Bear this kind of thing in mind when you hear about assimilation. If there are issues like that for English immigrants, imagine how it goes with immigrants from Afghanistan or Korea.
See? That explains the whole thing. Hugh Grant wasn't being rude, just British.
06 — Does Indianization have upsides? Let's just stay in Blighty for a couple of minutes. This is a story from London — actually from the March 14th Daily Mail, but it will sound all too familiar to American listeners.
As you'll know if you follow VDARE.com, Britain is in the fourth year of a huge surge in illegal aliens crossing the English Channel from France. The British media, in an excess of politeness, still refer to the crossers as "asylum seekers," although since France is a perfectly safe country the term has never made any sense.
The so-called Conservative Party, which has controlled Parliament for twelve years, has done nothing to stop illegal immigration. Boris Johnson, Prime Minister until last September, displayed no interest whatsoever in the issue even as the numbers of incoming illegals surged into the tens of thousands.
Rishi Sunak, who replaced Johnson as Prime Minister, seems to want to take some action on the issue. It's not hard to figure out why.
By law there has to be a general election for a new Parliament before January 2025, less than two years from now. Rishi Sunak's Conservative Party is not polling well. The latest surveys show a thumping great majority for the opposition Labour Party.
This is a bit paradoxical. There's widespread public desire for action on illegal aliens — among Conservative voters it's the Number Two issue, right behind the cost of living. The Labour Party is run by anti-white metropolitan progressives: nobody thinks they will do anything to stop the flood.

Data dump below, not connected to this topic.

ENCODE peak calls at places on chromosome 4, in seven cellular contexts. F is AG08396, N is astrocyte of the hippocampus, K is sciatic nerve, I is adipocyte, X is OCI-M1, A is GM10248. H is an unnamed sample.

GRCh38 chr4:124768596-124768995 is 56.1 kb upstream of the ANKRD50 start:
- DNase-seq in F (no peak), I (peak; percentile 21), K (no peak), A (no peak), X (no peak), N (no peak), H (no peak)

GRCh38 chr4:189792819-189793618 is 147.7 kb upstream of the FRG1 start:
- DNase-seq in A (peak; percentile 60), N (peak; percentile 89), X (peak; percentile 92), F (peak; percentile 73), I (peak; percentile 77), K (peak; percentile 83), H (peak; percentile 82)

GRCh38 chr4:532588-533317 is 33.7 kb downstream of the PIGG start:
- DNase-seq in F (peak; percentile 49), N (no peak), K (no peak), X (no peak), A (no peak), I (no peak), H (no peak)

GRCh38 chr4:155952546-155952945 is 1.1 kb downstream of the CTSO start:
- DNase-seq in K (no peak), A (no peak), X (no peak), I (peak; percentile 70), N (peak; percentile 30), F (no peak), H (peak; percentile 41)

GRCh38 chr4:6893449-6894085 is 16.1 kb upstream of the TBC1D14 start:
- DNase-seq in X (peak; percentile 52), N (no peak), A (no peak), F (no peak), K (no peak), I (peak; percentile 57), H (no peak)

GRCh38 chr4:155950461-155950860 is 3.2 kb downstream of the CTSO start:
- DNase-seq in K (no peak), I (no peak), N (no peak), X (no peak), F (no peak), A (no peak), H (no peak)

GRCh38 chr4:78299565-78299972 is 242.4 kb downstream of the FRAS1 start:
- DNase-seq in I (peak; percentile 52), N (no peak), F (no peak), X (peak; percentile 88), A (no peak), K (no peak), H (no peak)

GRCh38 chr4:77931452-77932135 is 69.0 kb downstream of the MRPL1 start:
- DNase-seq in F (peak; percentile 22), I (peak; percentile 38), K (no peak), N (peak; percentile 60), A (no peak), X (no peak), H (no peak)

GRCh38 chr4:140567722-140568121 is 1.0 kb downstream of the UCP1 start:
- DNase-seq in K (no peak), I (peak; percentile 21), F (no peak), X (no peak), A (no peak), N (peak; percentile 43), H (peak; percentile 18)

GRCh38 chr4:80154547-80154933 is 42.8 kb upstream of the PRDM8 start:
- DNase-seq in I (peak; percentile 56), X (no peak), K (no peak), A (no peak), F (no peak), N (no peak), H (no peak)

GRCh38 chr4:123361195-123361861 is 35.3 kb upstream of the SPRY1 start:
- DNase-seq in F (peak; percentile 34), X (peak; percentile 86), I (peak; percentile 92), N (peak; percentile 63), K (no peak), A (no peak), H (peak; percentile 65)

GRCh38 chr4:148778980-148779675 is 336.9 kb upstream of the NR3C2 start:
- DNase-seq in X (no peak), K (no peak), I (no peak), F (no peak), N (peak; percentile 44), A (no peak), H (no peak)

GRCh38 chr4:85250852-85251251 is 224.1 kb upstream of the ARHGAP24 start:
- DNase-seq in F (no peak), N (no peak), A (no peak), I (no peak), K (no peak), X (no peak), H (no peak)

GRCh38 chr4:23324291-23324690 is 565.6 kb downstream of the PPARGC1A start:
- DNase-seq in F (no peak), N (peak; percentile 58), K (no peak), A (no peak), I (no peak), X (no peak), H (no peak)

So if Brits want action on the illegals and nobody thinks they'll get it from Labour, why is Labour polling so well? Rishi Sunak obviously thinks the answer is: Because, on the basis of twelve years experience with the Conservatives, nobody thinks they will act, either, so the immigration issue's a wash. Voters have just given up on it and want Labour in to do some repair work on the economy and the welfare state.
Resolute action by the Conservative government might change their minds, so that's the direction Sunak is trying to go in.
He put a bill before the House of Commons this week that will, if it becomes law, make some key changes. For example: Anyone arriving in Britain by crossing the Channel in a small boat — or any other unauthorised means — would no longer be able to claim asylum in the U.K. They'd be shipped to some third country like Rwanda and put under a lifetime ban on re-entry to the U.K.
The bill also eliminates some of the possibilities for indefinite litigation and re-litigation on "human rights" grounds that lobbies for the illegals use to prevent deportation indefinitely.
So it's good stuff. The House of Commons approved the bill at its second reading Monday night.
However, Sunak didn't get the full support of his party. Just as here, the British political class lives at a distance from ordinary people and doesn't much like them. Conservative Party politicians in general are more liberal than their voters, just as our Republican congresscritters are more liberal than their voters.
No-one in Sunak's party actually voted against the bill; but several abstained in the vote and some spoke against it in the House. One of them was Theresa May, the Prime Minister before Boris Johnson.